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A Domestic Treasure- Sierra Nevada

sierra nevada pale ale 1 150x150 A Domestic Treasure  Sierra Nevada

By Tim Rodgers

In a domestic beer landscape of vortex neck bottles, cold window boxes, cold activation cans, triple hops guarantees, and flavor seal taste protector caps, the surface of the American beer industry looks and tastes pretty grim.  I was disappointed to learn that when my tasteless beer flavored water spins real fast at the end of my bottle; it still tastes like beer flavored water with a metallic finish when hit finally reached my mouth.  Although, when Miller Lite recently introduced its triple hops guarantee, at least I could be comforted with the notion that at least three actual hops were used when brewing each batch.  And, since I merely have a liberal arts education and not one in science or physics, it is reassuring to know that when the mountains turn blue on my can or bottle, I know that my beer is cold rather than the archaic method of putting my beer in the refrigerator for an hour or feeling the bottle for its temperature like our ancestors did.

 The Macro-American Beer industry ironically reflects much about American society in general.  Bloated advertising budgets, humorous commercials on television, and most important of all; self-image and sex.  Calorie counting has become an American pastime just as much as a day at a baseball game or apple pie.  Perhaps that is why the “light beer” phenomenon dominates the American beer industry.  To put it simply, American beer drinkers and companies favor style over substance, much like today’s popular culture in general.  However thankfully, what America also has to offer traditionally, is its great beautiful lands, its illustriative resources, innovation, entrepaneurship, and craftsmanship.  The beer that represents these elements of American society well is Sierra Nevada Pale Ale.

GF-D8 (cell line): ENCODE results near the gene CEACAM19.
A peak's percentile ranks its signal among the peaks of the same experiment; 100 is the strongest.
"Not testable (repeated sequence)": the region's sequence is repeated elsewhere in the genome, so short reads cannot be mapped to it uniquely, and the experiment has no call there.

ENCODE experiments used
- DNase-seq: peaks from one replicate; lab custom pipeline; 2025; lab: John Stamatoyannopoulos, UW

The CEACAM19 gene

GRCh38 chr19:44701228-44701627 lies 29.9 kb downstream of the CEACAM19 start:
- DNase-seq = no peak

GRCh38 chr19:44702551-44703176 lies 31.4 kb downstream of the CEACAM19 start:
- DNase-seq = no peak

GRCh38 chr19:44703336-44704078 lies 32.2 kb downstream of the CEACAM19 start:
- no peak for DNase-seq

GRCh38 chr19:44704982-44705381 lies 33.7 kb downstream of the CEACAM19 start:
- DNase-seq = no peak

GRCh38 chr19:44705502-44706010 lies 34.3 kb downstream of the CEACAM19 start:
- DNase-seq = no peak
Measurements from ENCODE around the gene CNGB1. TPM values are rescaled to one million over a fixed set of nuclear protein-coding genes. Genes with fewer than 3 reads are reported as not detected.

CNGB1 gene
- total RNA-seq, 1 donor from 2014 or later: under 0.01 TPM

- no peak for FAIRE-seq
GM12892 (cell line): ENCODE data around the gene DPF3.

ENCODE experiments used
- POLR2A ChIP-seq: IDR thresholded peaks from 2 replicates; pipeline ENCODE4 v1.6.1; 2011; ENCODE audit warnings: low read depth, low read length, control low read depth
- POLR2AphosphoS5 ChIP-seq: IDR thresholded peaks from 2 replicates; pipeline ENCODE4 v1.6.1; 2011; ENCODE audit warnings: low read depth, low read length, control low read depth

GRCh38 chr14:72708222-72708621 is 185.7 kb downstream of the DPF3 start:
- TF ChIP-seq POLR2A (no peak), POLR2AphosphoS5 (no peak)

Of course there is always going to be your local micro-brew that brings varieties and flavors that will be your favorite, but it reassuring to know that you can always count on Sierra Nevada Pale Ale to be consistently crisp, refreshing, clean, aromatic, and delicately balanced hoppiness in each sip.  Headquarted in Chico, California and originally a micro-brew, it now produces 700,000 barrels of beer a year.  And for your calorie counters, a 12-ounce bottle has 175 calories per serving.  If that troubles you, lose the mayo or butter or put in an extra ½ hour at the gym because any serious beer drinker would never compromise taste for quality.  I don’t ever recall seeing a Sierra Nevada Pale Ale commercial, so I know that that more of a percentage of their operating costs and budgets go into improving their product rather than the pockets of the NFL at halftime of the Super Bowl.